9/11 protest
9/11 memorial light beamsReuters

The English department at the University of North Carolina has been blasted for "indoctrinating" students with unpatriotic thoughts that are supportive of Islamic extremism, according to the Times. "The Literature of 9/11 module" includes an analysis of the role of US foreign policy in inspiring anti-American sentiment.

Students on the course read a number of texts, including Poems from Guantanamo, a series of writings by inmates of the clandestine Cuban prison. However, right-wing students, including the on-campus Republican party, have accused the university of being un-American. They staged this weekend their own events to offer a pro-American view in response, including a two-day exhibition on the "horrors of the attacks" that will be manned by firefighters who saved lives in the twin towers, the Times reported.

"All of the readings in this course are one-sided and come from a viewpoint that portrays America as imperialist and wrong in its foreign policy," complained Frank Pray, 21, chairman of the Chapel Hill College Republicans. "It shows America in a very negative light. What is lacking is the perspective of a grieving widow who lost her husband in 9/11. Or the perspective of a fireman who ran into the building on 9/11, ran back out and watched it fall with his comrades still in it. That's unacceptable."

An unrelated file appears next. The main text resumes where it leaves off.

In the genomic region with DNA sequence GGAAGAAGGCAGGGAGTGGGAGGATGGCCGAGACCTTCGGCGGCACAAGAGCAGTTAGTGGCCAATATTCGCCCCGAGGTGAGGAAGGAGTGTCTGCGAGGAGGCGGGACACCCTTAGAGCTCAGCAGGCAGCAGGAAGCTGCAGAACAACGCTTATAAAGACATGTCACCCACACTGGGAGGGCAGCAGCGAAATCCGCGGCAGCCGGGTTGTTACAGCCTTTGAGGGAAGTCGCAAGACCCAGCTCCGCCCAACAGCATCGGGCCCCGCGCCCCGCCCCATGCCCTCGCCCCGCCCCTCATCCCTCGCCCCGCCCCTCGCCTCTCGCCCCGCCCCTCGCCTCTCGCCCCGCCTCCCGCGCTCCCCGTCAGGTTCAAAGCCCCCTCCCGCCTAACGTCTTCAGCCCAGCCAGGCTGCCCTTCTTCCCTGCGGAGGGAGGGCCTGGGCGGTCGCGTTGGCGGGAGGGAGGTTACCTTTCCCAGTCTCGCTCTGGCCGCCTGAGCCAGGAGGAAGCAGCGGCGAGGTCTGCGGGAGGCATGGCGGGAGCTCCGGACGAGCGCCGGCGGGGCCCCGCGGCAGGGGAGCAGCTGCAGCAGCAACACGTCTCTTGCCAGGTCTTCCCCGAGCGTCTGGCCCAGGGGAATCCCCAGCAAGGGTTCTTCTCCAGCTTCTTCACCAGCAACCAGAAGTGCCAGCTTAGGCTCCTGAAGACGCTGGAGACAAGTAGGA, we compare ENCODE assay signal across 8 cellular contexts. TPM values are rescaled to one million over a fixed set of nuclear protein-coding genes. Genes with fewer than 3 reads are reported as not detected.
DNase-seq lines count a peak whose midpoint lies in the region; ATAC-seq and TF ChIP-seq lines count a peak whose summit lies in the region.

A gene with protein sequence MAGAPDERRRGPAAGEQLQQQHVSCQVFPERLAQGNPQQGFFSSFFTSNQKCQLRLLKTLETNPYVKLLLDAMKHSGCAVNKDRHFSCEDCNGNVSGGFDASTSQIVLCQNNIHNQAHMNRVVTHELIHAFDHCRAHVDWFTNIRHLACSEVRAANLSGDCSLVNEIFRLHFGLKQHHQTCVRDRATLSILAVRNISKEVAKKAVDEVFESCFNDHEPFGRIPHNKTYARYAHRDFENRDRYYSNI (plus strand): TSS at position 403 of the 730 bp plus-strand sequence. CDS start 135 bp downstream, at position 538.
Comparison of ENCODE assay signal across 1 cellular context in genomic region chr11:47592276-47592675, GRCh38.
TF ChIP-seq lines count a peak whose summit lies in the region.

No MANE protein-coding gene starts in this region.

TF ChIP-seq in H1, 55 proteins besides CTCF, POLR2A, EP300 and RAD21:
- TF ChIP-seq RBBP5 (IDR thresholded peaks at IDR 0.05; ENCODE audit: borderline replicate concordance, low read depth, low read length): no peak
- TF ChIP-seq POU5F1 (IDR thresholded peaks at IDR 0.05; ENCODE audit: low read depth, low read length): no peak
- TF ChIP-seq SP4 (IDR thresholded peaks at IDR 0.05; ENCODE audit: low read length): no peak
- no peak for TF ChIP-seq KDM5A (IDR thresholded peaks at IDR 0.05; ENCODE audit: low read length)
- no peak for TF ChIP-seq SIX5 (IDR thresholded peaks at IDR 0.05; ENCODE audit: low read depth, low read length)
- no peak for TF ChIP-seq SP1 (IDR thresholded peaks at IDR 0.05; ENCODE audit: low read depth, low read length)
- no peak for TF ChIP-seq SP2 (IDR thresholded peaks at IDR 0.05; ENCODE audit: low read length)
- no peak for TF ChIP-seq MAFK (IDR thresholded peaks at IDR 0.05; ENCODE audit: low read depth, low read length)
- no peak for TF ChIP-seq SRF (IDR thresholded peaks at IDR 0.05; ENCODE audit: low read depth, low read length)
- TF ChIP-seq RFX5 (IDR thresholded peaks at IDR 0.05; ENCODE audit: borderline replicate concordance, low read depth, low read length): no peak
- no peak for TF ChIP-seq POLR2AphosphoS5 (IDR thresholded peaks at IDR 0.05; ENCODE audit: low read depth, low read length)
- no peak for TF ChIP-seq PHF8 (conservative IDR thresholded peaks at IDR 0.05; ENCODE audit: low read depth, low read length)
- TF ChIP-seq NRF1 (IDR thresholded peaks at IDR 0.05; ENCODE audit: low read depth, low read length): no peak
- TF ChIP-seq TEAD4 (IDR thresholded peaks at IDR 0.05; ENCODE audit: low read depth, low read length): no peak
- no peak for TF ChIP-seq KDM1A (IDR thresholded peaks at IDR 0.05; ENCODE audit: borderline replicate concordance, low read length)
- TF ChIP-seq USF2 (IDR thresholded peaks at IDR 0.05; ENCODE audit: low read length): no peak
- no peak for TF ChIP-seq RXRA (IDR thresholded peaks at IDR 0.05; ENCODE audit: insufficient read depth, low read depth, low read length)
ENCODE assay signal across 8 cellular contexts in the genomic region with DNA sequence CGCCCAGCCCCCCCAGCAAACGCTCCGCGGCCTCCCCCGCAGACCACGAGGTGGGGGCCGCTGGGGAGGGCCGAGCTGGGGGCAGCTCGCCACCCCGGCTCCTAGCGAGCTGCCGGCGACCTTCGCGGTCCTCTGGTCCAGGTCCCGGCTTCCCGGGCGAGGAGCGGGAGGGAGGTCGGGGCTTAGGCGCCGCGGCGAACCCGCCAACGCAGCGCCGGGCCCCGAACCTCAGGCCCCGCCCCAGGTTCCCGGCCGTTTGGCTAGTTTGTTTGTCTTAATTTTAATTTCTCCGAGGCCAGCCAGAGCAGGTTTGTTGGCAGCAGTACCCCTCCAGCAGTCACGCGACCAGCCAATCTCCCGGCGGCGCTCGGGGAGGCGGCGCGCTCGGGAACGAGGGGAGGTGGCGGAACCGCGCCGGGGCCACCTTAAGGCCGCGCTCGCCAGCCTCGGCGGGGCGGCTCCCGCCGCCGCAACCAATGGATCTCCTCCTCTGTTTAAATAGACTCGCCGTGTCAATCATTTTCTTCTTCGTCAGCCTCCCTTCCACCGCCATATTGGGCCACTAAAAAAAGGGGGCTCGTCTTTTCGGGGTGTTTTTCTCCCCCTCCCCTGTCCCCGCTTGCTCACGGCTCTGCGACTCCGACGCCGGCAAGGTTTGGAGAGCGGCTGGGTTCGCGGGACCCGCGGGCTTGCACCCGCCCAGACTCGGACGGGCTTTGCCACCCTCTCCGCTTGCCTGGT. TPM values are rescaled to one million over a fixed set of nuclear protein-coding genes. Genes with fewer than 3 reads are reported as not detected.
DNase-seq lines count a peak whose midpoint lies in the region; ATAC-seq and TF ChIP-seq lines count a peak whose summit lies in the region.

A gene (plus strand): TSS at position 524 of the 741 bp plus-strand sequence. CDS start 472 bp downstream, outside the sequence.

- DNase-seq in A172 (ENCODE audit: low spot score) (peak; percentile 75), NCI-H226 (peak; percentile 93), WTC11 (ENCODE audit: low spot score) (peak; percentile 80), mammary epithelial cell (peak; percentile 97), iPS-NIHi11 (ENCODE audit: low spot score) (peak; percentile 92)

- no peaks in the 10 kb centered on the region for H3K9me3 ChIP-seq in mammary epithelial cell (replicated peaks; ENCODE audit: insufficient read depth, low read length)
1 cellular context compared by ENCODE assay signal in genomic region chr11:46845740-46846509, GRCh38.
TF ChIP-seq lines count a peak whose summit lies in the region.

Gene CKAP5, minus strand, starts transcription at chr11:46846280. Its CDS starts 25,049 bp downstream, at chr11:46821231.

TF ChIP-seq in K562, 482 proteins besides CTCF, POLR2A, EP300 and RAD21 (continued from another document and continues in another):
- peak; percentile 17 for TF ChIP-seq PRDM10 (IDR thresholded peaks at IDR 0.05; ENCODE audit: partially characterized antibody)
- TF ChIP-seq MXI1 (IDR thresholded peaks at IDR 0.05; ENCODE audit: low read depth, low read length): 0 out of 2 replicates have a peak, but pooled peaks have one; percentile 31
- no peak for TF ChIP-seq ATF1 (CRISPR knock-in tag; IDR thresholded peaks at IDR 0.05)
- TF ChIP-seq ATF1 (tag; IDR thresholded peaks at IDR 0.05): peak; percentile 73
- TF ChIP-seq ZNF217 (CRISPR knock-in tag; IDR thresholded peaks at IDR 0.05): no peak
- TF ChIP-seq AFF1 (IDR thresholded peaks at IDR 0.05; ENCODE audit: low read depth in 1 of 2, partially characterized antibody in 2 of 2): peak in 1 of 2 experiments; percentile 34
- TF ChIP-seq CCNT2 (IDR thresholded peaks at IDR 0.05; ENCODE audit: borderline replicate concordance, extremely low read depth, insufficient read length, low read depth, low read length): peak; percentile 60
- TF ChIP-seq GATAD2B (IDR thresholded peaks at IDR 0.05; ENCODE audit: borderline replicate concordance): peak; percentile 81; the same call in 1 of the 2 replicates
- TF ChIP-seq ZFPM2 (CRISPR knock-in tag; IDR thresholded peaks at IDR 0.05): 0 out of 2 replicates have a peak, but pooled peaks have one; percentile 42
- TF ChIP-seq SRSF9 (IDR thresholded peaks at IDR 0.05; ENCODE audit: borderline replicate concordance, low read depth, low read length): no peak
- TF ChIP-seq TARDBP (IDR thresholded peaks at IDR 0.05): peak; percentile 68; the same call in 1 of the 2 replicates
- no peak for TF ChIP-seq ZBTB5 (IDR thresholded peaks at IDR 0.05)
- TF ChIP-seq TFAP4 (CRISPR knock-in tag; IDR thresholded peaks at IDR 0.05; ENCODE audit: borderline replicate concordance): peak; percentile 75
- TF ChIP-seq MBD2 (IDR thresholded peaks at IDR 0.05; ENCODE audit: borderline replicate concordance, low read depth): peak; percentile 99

"Some fairly substantial donors are now speaking to the university," He added. "Depending on how this plays out, the university could find itself in hot water over this."

The dispute began two weeks ago after an outraged first-year student, who does not take the course, wrote a blog on controversial class, which has been running since 2010. National TV talk shows and newspaper columnists have since weighed in on the argument.

The university has defended the course, stating that its reading materials include the government report into the attacks and other texts that alluded to the suffering of those who lost family members and colleagues, the Times reported. "Carolina offers academic courses to challenge students — not advocate one viewpoint over another," a university spokesman said.